During one of these conversations, one of the masters was telling a story about someone seeking “secrets.” It was one of those moments when everyone is in complete flow with one another and finishing each other’s sentences, so I acted out her response, “The basics are the secrets!” The table erupted in a moment of cheers “EXACTLY!” and then went silent as we all contemplated what we just said…
Mastery isn't about learning and keeping secrets. Mastery is about mastering the basics, skills which build upon the basics, skills which build upon those skills and so on.
For a long time I've liked the system of Apprentice, Journeyman and Master. However, since it is rarely in use any more I've had to do a lot of thinking and "pulling answers out of my ass" regarding the system. What I've come up with is:
Apprentice: Someone learning the basics, skills which are required to perform the basic duties of the art/science.
Journeyman: Someone who knows the basic duties of the art/science and is ready to guide themselves forward in it.
Master: Someone who has achieved a level of skill in the art/science (or a specific branch thereof) that other masters recognize them as equally skilled (or have reason to lean on their focused skills on a consistent basis).
Grand Master: Many Masters become content at some point, whereas a Grand Master continues to study regardless of past achievement. Eventually the extreme skill-set becomes apparent and the person is recognized as exceptionally skilled even among masters.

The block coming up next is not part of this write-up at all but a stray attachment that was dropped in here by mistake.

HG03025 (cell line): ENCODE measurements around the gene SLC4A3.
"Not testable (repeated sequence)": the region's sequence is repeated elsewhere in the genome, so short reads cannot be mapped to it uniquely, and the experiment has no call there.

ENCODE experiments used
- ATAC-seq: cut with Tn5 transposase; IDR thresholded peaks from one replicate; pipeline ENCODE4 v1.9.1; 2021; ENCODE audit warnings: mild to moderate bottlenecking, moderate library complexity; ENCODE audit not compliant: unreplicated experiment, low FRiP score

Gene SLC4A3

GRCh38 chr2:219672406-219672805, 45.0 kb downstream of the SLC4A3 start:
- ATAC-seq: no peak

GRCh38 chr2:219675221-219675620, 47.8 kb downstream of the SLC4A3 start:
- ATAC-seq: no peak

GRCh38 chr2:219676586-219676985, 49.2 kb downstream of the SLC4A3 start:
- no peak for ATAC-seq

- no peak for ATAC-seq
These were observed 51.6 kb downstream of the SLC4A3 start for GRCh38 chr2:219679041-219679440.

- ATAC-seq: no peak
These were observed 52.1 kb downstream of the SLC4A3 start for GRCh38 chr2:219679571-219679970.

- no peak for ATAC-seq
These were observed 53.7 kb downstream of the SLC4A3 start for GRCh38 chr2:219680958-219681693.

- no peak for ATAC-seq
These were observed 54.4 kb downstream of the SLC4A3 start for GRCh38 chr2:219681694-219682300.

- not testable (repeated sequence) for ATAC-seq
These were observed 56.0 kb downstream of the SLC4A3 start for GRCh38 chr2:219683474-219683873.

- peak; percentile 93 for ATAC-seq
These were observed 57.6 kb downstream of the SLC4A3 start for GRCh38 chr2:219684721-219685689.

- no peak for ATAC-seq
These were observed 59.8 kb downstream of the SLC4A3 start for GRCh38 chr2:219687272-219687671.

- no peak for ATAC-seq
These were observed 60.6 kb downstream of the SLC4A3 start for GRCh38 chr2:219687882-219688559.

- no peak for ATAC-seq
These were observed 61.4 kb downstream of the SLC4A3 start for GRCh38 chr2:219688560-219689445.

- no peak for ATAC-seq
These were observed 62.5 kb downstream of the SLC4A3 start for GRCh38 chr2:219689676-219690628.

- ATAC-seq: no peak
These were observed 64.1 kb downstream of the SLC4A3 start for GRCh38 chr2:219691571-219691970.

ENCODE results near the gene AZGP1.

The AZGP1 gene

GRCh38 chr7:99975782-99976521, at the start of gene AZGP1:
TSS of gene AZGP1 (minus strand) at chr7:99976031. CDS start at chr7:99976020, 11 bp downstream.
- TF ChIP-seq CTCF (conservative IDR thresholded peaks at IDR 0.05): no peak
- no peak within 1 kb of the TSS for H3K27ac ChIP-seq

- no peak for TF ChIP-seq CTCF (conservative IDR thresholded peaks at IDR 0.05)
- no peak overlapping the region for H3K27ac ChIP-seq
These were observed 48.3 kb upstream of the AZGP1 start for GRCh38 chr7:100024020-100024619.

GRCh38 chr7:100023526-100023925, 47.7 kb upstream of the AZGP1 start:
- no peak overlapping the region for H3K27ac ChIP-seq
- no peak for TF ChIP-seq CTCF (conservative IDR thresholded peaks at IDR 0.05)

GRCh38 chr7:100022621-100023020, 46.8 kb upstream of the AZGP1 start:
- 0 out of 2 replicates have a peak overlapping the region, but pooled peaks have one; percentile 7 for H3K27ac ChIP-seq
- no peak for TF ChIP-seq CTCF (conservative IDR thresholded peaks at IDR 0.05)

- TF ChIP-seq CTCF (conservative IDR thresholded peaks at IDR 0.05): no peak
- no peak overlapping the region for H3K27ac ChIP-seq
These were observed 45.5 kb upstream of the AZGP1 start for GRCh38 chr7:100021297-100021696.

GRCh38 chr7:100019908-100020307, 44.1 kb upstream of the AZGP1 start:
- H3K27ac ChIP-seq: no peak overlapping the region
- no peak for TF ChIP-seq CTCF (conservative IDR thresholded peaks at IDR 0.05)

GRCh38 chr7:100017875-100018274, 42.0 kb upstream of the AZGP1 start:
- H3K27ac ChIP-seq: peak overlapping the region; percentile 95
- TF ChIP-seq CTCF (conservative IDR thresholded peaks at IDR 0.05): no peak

I had an Martial Arts Master who turned a basic throw into a work of art. Where we students were struggling with our whole body to get our “opponent” onto the ground, with a seeming jerk of his shoulder and twist of his hip we’d go flying. At the time we’d say to each other… “He’s a master so he’s great at this.” The truth however was that, “He’s great at this, so he’s a master.”
He had spent hours of practice improving each detail. After a time, the basics allows him to learn more challenging skills which allowed him to learn advanced skills and so on until he became a master.
Take Chi Strike Arts. There are multiple “basics” that if you practice empower you to do some pretty cool stuff: